In 1994 Berners-Lee left CERN for a faculty job at MIT. This let him establish the World Wide Web Consortium (W3C), to standardize HTML and other, newer, elements of the Web. Berners-Lee had been frustrated in 1992 in an initial attempt to work with the Internet Engineering Task Force, the group that developed and standardized other Internet protocols. The consortium followed a different model, using corporate memberships to support the work of paid staff members. With its guidance the Web has remained open during its growth, so that users can choose their preferred Web browser while still accessing the full range of functionality found on modern websites. It also played a crucial role in adoption of the XML data description language. As of 2017, his primary appointment remains at MIT where he holds the Founders Chair in the MIT Computer Science and Artificial Intelligence Laboratory and continues to direct W3C.
The Semantic Web
Since the late 1990s Berners-Lee’s primary focus has been on trying to get Web publishers and technology companies to add a set of capabilities he called the “Semantic Web.” Berners-Lee defined his idea as follows: “The Semantic Web is an extension of the current Web in which information is given well-defined meaning, better enabling computers and people to work in cooperation."
Document metadata was largely left off the original Web, in contrast to traditional online publishing systems, which made it hard for search engines to determine basic information such as the date on which an article was written or the person who wrote it. The Semantic Web initiative covered a hierarchy of technologies and standards that would let the creators of Web pages tag them to make their conceptual structure explicit, not just for information retrieval but also for machine reasoning.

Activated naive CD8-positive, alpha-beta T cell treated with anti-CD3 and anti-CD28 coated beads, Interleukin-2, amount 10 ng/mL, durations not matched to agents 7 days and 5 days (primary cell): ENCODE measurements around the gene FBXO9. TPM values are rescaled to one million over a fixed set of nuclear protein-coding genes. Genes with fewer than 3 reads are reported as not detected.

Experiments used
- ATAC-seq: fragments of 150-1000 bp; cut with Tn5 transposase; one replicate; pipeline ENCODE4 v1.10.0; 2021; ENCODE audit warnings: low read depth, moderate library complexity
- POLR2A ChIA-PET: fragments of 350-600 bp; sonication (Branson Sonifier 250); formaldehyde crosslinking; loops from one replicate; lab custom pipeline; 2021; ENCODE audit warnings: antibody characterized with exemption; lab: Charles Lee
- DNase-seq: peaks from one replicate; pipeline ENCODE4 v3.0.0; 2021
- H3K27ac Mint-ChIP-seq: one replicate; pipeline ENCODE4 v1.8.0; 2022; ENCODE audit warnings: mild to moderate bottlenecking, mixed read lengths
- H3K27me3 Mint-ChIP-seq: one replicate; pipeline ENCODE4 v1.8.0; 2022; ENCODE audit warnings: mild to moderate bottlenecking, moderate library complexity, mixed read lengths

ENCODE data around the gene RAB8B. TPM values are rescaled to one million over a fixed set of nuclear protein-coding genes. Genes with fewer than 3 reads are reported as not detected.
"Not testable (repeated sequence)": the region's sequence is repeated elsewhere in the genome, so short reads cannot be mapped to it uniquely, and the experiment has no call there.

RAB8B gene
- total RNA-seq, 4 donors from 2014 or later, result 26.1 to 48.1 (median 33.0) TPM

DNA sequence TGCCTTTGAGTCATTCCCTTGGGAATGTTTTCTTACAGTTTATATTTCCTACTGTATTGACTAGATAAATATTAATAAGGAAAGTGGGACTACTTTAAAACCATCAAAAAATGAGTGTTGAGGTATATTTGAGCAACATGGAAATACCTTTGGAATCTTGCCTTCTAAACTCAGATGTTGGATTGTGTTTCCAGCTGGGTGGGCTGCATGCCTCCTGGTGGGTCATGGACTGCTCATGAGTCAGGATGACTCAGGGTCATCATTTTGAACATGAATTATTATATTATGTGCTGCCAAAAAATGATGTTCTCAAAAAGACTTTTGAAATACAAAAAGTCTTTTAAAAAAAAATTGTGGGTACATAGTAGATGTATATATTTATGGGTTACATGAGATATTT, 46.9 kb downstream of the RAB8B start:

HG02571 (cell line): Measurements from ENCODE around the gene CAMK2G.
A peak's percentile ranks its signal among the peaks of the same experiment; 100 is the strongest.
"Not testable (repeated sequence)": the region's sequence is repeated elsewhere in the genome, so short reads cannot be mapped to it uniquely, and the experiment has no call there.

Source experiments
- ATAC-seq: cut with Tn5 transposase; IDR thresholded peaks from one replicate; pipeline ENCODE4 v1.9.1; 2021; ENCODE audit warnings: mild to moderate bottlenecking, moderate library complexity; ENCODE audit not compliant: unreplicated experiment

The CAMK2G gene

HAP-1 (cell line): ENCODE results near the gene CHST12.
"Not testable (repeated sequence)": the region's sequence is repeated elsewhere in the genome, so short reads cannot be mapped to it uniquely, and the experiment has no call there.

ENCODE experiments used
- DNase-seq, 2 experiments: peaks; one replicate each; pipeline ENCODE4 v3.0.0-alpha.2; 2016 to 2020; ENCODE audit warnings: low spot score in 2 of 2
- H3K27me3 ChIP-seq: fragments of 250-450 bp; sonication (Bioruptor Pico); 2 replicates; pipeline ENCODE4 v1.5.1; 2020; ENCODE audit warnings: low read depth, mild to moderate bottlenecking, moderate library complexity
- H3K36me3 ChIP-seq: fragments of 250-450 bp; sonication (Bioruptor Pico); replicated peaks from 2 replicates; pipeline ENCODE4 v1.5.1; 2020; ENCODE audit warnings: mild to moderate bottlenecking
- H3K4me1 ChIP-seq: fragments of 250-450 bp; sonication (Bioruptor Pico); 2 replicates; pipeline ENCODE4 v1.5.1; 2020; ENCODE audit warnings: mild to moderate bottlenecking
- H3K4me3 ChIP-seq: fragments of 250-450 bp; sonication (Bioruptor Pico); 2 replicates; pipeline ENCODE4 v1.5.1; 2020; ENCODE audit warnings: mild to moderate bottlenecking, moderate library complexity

Legacy and Recognition
The success of the Web drove a massive expansion in Internet access and infrastructure – indeed most Internet users of the late-1990s experienced the Internet primarily through the Web and did not clearly separate the two. Berners-Lee has been widely honored for this work, winning a remarkable array of international prizes. Sir Tim, as he been known since the Queen knighted him in 2004, has been recognized as one of the public faces of British science and technology. In 2012 he appeared with a NeXT computer during the elaborate opening ceremony of the London Olympic Games.
He has been increasingly willing to use this public influence to impact the ways in which governments and companies are shaping the Web. In 2009 he set up the World Wide Web Foundation, which lobbies for “digital equality” and produces rankings of Web freedom around the world. More recently, Berners-Lee has championed protection for personal data, criticized the increasing dominance of proprietary social media platforms, and bemoaned the prevalence of fake news online.
Author: Thomas Haigh